Thomas-Greenfield further tried to sell the formula by saying: “This is also a direct response to Prime Minister Henry’s and the Haitian council of ministers’ request for international assistance to help restore security and alleviate the humanitarian crisis.”

Predictably, Russia and China pushed back.

“We would like to underscore that external interference in the political process in Haiti,” said Dmitry Polyanskiy, First Deputy Permanent Representative of the Russian Federation to the UN. “Subsuming [Haiti’s] interest to the interests of well-known regional players [a thinly veiled reference to the U.S.] who view the American continent as their backyard is unacceptable.”

He also noted that “many opposition groups call for not allowing a foreign intervention, and they rightfully refer to a not-very-successful experience, to put it mildly, with external interference in the country’s affairs.”

Finally, “we cannot support the attempts to quickly push through a resolution for this council on the sanctions either,” Polyanskiy concluded.

China also opposed a military option saying it had “taken note of the immediate opposition from some political parties and groups to the presence of a foreign armed force in Haiti, at a time when the Haitian government lacks legitimacy and is unable to govern.”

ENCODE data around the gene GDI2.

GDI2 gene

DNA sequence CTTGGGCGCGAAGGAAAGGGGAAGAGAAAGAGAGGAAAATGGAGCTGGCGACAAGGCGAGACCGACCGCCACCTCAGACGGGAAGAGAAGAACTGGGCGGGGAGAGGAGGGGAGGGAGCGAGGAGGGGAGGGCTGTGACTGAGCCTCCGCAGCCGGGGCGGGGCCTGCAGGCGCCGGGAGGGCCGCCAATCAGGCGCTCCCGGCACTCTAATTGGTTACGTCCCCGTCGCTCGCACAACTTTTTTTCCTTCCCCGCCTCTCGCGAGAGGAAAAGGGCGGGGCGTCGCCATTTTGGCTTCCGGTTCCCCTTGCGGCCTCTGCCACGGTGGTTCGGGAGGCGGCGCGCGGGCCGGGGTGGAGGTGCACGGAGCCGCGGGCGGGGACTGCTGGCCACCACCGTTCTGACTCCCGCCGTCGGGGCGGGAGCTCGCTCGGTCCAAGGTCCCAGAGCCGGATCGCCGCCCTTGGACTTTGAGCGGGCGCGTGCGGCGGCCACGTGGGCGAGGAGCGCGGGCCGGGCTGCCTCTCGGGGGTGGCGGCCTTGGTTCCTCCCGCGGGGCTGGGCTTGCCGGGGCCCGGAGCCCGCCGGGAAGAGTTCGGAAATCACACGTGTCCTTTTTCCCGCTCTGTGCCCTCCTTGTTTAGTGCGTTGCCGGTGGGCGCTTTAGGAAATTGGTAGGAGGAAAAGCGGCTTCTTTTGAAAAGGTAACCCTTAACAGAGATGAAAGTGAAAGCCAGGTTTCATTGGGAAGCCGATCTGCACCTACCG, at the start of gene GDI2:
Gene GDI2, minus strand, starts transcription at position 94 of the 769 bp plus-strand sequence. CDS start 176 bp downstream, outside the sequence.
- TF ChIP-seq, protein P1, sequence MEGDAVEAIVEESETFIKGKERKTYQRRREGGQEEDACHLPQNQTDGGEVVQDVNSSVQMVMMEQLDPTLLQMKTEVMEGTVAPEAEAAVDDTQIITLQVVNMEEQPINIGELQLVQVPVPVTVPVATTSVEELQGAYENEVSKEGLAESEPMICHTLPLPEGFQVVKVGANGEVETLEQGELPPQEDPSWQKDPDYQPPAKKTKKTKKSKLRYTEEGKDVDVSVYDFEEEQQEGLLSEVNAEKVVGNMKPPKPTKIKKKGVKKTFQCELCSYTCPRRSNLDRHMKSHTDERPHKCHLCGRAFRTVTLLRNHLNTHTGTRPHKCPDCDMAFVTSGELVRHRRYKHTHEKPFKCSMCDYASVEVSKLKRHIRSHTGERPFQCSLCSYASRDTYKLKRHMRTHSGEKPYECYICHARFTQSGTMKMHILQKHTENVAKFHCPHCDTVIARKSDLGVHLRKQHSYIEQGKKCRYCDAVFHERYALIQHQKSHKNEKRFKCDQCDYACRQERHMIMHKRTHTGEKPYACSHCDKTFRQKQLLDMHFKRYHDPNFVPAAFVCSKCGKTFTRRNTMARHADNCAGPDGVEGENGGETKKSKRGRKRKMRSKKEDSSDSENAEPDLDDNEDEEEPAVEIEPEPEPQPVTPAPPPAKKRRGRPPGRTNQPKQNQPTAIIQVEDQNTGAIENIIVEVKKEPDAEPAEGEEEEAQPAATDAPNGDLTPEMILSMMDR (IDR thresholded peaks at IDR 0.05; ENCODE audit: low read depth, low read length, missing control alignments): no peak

Haitians held massive anti-invasion demonstrations in Port-au-Prince on Oct. 17, the 216th anniversary of founding father Jean-Jacques Dessalines’ murder. Many protestors waved Russian flags. In chaotic confrontations, Haitian police dispersed some of the demonstrators with tear-gas. The same day, about 60 demonstrators walked down Nostrand Avenue from Eastern Parkway to Flatbush Avenue in Brooklyn, NY to demand no intervention.

China did, however, express support for sanctions but gave no indication whatsoever that it agreed with Washington’s targeting of Cherizier, an anti-crime crusader. Cherizier’s call for a social revolution in Haiti is what alarms the U.S. and its allies in Haiti’s ruling class.

“China supports targeted sanctions including travel bans, assets freeze, and an arms embargo, among other measures, against gang members and their supporters,” Geng Shuang, the Deputy Permanent Representative of China to the UN said, likely referring to the criminals grouped in a confederacy known as G-Pèp. It includes murderous gangs engaged in kidnapping, extortion, rape, and assassination like the Five Second’s Gang of Village de Dieu, the Martissant gang of Ti Lapli, and the Croix-des-Bouquets gangs of Vitelhomme and 400 Mawozo, which has publicized on social media the decapitation of its victims of late.